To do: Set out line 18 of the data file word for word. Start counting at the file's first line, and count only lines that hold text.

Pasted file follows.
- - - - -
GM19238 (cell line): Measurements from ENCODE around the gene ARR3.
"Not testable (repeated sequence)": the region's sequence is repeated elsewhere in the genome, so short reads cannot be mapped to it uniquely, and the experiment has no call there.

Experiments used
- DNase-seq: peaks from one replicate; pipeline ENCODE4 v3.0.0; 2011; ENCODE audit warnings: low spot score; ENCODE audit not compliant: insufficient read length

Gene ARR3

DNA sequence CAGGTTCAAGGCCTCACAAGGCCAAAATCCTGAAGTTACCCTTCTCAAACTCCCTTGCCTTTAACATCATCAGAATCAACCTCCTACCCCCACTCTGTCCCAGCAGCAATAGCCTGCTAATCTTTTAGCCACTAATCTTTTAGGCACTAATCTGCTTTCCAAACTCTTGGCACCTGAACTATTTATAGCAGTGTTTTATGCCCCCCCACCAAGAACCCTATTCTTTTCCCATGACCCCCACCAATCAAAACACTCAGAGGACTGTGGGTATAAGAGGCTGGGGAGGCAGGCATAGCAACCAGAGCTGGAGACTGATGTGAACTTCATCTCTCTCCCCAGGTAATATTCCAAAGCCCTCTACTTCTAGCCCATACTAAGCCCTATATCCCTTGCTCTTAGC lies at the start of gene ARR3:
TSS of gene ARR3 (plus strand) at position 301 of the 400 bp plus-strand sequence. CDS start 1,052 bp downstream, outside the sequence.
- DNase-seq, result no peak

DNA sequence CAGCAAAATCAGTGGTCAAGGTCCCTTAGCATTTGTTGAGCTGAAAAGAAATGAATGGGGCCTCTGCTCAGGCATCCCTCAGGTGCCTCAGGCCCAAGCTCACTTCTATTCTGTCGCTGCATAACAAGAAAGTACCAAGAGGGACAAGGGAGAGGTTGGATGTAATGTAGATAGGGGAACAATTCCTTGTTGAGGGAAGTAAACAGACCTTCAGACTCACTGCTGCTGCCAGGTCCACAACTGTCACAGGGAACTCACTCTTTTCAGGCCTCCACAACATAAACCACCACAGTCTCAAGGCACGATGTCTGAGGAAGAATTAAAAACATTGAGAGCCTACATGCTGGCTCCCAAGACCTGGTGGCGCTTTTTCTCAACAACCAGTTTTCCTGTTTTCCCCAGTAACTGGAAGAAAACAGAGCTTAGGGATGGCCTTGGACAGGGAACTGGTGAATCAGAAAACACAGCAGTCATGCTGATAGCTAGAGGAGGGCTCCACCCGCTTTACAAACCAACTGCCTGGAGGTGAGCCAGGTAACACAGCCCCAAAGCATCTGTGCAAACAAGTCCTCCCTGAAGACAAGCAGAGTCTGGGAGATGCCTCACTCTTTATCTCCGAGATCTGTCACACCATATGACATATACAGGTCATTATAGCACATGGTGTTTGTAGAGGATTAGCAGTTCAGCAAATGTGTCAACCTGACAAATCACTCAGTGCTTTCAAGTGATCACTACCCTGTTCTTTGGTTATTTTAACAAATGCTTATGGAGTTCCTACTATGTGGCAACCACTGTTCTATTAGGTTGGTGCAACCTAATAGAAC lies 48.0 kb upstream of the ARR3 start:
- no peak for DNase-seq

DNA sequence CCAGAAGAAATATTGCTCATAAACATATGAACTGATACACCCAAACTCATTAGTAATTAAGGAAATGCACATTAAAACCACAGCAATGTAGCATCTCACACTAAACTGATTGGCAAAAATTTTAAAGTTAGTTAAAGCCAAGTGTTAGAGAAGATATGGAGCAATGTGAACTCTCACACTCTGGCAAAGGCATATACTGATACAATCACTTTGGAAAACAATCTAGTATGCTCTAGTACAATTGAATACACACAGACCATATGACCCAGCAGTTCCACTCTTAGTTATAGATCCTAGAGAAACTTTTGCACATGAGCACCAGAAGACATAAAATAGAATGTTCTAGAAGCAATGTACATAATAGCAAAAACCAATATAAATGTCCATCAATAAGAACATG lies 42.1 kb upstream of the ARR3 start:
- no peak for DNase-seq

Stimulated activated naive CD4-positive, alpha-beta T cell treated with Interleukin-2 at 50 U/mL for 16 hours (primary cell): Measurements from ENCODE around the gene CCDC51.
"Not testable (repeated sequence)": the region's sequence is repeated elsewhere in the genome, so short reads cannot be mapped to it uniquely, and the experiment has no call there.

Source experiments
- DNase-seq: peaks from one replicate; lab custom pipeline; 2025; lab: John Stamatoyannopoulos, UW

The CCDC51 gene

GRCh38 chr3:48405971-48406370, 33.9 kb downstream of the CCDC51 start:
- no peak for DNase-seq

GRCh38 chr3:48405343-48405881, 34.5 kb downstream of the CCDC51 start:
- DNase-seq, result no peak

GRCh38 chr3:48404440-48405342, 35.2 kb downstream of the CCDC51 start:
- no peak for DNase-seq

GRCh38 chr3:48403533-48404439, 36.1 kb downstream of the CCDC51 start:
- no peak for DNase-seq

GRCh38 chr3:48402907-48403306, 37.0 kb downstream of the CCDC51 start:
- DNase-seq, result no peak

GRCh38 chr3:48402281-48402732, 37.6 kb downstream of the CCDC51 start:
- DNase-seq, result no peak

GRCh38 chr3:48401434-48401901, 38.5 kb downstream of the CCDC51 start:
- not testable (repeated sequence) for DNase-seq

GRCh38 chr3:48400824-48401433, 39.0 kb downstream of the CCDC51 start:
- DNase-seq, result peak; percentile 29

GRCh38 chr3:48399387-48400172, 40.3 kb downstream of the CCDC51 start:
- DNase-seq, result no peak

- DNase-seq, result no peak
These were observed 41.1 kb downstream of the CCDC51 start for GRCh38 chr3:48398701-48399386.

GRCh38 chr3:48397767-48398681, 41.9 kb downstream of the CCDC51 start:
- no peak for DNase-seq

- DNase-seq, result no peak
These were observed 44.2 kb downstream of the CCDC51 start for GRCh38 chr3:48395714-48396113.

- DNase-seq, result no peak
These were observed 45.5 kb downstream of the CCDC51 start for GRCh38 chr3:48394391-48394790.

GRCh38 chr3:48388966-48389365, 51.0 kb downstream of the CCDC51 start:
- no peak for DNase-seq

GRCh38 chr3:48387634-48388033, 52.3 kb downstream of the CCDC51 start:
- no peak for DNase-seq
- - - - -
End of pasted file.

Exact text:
GRCh38 chr3:48405971-48406370, 33.9 kb downstream of the CCDC51 start: